While the SEC and DoJ could take years to conclude their investigations, shareholders have filed 265 class action lawsuits against more than 70 companies, claiming that they have been defrauded as a result of companies misrepresenting earnings. Given that the average shareholder class action takes 38 months to resolve, corporations are likely to find themselves under pressure for some time.
Companies involved in backdating—and their shareholders—have suffered immediate financial consequences as a result of the options backdating scandal. Research by San Francisco-based shareholder consultancy Glass Lewis published at the end of October showed that the companies named in the scandal had effectively been landed with a $10.3 billion bill for the alleged misdemeanors. Of this total, $5.2 billion has been incurred in otherwise unexpected compensation expenses. These costs, as well as additional auditing costs and lawyers’ fees, are expected to rise steeply in the coming months.
In addition, the study showed that companies implicated in the scandal have suffered a collective $5.1 billion fall in their share prices since they admitted backdating practices. Alternative research concludes that almost $8 billion has been lost from the value of implicated companies when the underperformance of the companies compared to their peers and/or the S&P; 500 index is included.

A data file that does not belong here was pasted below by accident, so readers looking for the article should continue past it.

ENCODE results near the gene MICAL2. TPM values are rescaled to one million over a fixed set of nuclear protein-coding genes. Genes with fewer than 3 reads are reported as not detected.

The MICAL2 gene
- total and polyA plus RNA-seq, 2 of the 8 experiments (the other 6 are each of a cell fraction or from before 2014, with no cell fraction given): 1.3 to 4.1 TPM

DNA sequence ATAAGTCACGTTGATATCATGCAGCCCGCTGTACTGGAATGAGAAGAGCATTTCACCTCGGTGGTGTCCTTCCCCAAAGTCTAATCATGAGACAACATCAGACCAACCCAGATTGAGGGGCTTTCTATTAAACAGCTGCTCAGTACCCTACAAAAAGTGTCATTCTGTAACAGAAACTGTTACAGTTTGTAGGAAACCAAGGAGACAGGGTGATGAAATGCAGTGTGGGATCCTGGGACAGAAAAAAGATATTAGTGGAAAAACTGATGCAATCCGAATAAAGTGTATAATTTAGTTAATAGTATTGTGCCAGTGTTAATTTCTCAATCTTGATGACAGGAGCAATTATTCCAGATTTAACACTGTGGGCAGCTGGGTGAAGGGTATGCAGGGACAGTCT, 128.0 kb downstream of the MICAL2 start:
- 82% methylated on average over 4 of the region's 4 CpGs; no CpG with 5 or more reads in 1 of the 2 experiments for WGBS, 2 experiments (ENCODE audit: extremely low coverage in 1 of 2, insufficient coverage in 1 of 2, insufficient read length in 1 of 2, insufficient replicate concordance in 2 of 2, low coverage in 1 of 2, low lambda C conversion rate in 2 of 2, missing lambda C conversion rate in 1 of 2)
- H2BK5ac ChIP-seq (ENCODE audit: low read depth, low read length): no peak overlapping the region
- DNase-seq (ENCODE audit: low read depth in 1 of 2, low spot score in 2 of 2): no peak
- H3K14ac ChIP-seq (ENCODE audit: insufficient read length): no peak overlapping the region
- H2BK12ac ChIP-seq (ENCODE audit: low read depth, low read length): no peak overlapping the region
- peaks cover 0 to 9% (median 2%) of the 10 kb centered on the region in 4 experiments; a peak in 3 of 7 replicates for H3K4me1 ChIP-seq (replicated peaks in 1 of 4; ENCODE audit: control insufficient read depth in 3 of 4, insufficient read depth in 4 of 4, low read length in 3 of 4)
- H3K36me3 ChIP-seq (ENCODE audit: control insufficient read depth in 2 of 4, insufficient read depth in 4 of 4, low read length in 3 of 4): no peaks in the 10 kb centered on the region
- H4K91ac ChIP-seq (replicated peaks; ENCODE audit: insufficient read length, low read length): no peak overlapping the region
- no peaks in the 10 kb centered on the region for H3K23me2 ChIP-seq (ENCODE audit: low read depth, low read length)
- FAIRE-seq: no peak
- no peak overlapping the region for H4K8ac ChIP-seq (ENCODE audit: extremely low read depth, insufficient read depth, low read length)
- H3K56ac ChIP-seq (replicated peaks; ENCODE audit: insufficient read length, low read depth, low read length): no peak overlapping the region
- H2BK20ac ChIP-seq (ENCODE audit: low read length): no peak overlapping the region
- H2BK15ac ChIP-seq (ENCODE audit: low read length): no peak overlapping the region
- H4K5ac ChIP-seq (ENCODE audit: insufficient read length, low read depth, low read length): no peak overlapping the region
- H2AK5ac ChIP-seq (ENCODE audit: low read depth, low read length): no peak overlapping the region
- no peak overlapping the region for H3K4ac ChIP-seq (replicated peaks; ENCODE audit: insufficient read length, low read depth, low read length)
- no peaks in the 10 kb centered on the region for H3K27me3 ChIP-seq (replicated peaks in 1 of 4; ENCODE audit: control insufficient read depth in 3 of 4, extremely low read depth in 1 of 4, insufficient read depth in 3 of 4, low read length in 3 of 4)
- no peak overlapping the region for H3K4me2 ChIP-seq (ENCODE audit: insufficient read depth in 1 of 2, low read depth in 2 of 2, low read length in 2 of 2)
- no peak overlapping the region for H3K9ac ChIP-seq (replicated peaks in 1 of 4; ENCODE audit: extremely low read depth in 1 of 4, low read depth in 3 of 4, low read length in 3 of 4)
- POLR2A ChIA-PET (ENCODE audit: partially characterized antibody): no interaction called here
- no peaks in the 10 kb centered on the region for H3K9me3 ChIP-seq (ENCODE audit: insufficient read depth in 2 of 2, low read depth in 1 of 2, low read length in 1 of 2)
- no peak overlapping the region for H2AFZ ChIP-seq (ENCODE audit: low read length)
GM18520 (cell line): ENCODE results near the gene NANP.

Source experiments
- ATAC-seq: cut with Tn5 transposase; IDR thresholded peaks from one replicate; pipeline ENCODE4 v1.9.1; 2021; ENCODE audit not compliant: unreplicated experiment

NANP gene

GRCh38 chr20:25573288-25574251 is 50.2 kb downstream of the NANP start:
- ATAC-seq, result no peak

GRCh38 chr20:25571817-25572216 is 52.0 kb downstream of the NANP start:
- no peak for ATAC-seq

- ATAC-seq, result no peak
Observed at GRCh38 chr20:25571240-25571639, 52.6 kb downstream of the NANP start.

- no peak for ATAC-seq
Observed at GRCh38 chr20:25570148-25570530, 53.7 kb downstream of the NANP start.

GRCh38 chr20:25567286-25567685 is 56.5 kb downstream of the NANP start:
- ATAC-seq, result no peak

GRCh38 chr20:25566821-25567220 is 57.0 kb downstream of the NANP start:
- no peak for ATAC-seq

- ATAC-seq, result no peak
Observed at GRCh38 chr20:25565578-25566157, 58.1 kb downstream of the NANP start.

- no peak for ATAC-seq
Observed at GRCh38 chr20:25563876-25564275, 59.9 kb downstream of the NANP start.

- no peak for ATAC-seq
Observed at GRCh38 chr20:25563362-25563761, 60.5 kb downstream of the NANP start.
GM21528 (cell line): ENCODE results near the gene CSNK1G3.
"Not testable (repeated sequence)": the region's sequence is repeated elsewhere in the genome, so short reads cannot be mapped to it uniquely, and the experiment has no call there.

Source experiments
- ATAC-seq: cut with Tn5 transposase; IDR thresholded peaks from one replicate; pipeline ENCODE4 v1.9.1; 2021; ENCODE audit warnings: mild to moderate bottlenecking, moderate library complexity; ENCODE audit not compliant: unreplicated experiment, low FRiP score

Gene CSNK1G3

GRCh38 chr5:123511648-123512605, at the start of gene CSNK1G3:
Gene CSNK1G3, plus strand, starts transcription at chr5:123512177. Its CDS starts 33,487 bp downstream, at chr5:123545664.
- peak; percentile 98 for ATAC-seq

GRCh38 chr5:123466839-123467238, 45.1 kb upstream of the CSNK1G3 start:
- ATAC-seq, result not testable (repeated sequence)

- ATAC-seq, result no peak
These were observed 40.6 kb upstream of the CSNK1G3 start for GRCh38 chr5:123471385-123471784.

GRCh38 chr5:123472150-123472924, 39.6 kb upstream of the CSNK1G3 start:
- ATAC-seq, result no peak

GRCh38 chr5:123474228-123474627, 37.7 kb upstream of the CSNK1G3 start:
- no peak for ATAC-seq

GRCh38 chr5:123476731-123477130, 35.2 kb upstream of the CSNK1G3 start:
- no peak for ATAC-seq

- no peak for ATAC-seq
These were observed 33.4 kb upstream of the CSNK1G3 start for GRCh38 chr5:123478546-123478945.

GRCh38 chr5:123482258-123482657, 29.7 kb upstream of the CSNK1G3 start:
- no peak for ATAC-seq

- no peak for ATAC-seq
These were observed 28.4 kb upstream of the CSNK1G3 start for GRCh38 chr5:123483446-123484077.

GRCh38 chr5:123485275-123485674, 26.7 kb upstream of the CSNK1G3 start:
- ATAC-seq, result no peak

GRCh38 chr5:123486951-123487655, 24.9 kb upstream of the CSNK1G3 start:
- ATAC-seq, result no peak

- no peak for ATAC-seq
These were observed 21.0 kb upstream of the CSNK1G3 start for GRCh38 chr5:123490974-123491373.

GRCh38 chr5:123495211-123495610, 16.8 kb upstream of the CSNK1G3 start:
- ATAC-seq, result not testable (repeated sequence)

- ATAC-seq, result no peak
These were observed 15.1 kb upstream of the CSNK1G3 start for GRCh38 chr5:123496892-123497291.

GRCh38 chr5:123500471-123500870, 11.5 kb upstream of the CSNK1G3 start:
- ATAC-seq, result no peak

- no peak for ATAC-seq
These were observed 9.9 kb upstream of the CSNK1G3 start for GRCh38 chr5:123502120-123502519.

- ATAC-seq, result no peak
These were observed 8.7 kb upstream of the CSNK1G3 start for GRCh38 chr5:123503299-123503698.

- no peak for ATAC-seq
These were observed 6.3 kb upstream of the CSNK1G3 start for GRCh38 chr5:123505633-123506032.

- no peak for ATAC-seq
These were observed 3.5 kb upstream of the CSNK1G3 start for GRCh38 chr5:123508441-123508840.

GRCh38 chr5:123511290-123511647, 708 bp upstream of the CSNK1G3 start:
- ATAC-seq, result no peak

While the immediate financial cost of the options backdating scandal has grabbed the headlines, some observers believe that there could be longer-term cost implications, such as potentially higher costs for directors’ and officers’ liability (D&O;) insurance. Companies defending themselves against shareholder claims will inevitably incur substantial costs in the process. “D&O; insurance covers costs incurred to defend against allegations of fraudulent behavior and the gaining of profit or advantage, so, to that extent, companies can rest easy,” says Steve Shappell, managing director at Aon Financial Services Group’s legal and claim practice in Denver, Colorado. “However, corporates face other potential costs relating to options backdating.”